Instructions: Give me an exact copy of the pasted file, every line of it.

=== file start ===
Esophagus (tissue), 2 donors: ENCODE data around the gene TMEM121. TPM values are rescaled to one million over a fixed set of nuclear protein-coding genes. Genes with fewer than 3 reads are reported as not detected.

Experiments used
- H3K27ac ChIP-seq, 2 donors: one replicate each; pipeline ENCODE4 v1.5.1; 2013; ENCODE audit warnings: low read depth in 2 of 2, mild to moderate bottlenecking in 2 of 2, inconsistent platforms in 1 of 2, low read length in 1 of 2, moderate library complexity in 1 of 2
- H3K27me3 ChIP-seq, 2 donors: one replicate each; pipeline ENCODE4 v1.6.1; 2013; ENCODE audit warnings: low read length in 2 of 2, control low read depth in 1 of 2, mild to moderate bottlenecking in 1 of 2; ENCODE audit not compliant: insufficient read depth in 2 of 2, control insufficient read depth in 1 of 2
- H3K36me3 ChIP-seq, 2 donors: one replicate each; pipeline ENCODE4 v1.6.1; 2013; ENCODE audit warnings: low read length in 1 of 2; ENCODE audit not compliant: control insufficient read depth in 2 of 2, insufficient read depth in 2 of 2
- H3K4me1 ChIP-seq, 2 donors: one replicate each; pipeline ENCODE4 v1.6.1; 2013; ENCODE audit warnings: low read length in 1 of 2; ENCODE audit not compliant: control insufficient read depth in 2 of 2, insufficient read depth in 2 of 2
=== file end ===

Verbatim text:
Esophagus (tissue), 2 donors: ENCODE data around the gene TMEM121. TPM values are rescaled to one million over a fixed set of nuclear protein-coding genes. Genes with fewer than 3 reads are reported as not detected.

Experiments used
- H3K27ac ChIP-seq, 2 donors: one replicate each; pipeline ENCODE4 v1.5.1; 2013; ENCODE audit warnings: low read depth in 2 of 2, mild to moderate bottlenecking in 2 of 2, inconsistent platforms in 1 of 2, low read length in 1 of 2, moderate library complexity in 1 of 2
- H3K27me3 ChIP-seq, 2 donors: one replicate each; pipeline ENCODE4 v1.6.1; 2013; ENCODE audit warnings: low read length in 2 of 2, control low read depth in 1 of 2, mild to moderate bottlenecking in 1 of 2; ENCODE audit not compliant: insufficient read depth in 2 of 2, control insufficient read depth in 1 of 2
- H3K36me3 ChIP-seq, 2 donors: one replicate each; pipeline ENCODE4 v1.6.1; 2013; ENCODE audit warnings: low read length in 1 of 2; ENCODE audit not compliant: control insufficient read depth in 2 of 2, insufficient read depth in 2 of 2
- H3K4me1 ChIP-seq, 2 donors: one replicate each; pipeline ENCODE4 v1.6.1; 2013; ENCODE audit warnings: low read length in 1 of 2; ENCODE audit not compliant: control insufficient read depth in 2 of 2, insufficient read depth in 2 of 2